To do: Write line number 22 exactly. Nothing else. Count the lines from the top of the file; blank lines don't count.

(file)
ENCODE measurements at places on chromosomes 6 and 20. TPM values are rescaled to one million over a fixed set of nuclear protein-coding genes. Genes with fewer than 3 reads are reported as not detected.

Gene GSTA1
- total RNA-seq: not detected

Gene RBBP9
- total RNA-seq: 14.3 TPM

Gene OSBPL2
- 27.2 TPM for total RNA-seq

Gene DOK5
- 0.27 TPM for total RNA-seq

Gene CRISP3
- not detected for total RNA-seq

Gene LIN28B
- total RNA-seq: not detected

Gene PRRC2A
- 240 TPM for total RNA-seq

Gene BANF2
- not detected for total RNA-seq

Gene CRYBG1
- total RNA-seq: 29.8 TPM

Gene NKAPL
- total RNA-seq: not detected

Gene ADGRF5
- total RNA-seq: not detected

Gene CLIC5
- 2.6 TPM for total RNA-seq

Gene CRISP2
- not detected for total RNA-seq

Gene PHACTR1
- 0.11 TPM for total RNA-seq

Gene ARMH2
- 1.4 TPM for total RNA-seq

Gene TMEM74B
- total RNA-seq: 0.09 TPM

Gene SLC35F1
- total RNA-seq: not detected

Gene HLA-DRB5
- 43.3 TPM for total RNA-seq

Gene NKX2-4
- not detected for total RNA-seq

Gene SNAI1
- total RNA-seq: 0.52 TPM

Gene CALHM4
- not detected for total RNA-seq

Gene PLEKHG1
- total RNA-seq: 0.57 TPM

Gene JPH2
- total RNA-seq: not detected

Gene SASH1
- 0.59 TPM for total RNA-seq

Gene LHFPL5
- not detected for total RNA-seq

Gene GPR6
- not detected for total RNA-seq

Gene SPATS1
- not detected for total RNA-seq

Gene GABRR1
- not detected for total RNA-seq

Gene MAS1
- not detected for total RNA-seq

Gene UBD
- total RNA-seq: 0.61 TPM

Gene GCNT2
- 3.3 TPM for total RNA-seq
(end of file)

Gene ADGRF5